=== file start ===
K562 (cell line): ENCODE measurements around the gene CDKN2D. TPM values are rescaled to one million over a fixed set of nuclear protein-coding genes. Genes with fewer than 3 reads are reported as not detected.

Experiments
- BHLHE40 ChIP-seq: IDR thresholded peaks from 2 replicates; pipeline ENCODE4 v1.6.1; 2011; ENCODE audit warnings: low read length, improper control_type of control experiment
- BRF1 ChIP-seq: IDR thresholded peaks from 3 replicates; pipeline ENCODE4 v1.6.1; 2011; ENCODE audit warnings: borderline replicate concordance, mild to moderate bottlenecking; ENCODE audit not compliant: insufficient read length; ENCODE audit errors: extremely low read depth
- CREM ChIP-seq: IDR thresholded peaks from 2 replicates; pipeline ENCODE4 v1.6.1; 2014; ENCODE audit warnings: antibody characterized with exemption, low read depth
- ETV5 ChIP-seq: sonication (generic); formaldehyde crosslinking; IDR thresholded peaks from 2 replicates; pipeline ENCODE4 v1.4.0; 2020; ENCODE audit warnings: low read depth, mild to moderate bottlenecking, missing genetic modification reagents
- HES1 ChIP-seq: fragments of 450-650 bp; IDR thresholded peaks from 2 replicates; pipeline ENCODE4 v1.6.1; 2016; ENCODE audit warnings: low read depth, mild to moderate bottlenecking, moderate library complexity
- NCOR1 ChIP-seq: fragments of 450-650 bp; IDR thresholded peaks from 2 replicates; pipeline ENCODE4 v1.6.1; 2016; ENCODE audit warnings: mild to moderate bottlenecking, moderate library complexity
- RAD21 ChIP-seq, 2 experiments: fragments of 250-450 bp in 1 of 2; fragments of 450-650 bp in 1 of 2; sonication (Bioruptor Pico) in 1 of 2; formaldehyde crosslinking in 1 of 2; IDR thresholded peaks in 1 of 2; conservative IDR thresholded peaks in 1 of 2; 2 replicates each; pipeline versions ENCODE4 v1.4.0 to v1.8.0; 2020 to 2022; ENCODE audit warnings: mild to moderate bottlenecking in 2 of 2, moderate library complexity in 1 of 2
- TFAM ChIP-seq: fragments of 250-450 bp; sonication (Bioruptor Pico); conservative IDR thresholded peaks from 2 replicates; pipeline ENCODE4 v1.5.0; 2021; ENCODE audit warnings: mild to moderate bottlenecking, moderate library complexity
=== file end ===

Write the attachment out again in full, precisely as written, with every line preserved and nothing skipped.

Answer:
K562 (cell line): ENCODE measurements around the gene CDKN2D. TPM values are rescaled to one million over a fixed set of nuclear protein-coding genes. Genes with fewer than 3 reads are reported as not detected.

Experiments
- BHLHE40 ChIP-seq: IDR thresholded peaks from 2 replicates; pipeline ENCODE4 v1.6.1; 2011; ENCODE audit warnings: low read length, improper control_type of control experiment
- BRF1 ChIP-seq: IDR thresholded peaks from 3 replicates; pipeline ENCODE4 v1.6.1; 2011; ENCODE audit warnings: borderline replicate concordance, mild to moderate bottlenecking; ENCODE audit not compliant: insufficient read length; ENCODE audit errors: extremely low read depth
- CREM ChIP-seq: IDR thresholded peaks from 2 replicates; pipeline ENCODE4 v1.6.1; 2014; ENCODE audit warnings: antibody characterized with exemption, low read depth
- ETV5 ChIP-seq: sonication (generic); formaldehyde crosslinking; IDR thresholded peaks from 2 replicates; pipeline ENCODE4 v1.4.0; 2020; ENCODE audit warnings: low read depth, mild to moderate bottlenecking, missing genetic modification reagents
- HES1 ChIP-seq: fragments of 450-650 bp; IDR thresholded peaks from 2 replicates; pipeline ENCODE4 v1.6.1; 2016; ENCODE audit warnings: low read depth, mild to moderate bottlenecking, moderate library complexity
- NCOR1 ChIP-seq: fragments of 450-650 bp; IDR thresholded peaks from 2 replicates; pipeline ENCODE4 v1.6.1; 2016; ENCODE audit warnings: mild to moderate bottlenecking, moderate library complexity
- RAD21 ChIP-seq, 2 experiments: fragments of 250-450 bp in 1 of 2; fragments of 450-650 bp in 1 of 2; sonication (Bioruptor Pico) in 1 of 2; formaldehyde crosslinking in 1 of 2; IDR thresholded peaks in 1 of 2; conservative IDR thresholded peaks in 1 of 2; 2 replicates each; pipeline versions ENCODE4 v1.4.0 to v1.8.0; 2020 to 2022; ENCODE audit warnings: mild to moderate bottlenecking in 2 of 2, moderate library complexity in 1 of 2
- TFAM ChIP-seq: fragments of 250-450 bp; sonication (Bioruptor Pico); conservative IDR thresholded peaks from 2 replicates; pipeline ENCODE4 v1.5.0; 2021; ENCODE audit warnings: mild to moderate bottlenecking, moderate library complexity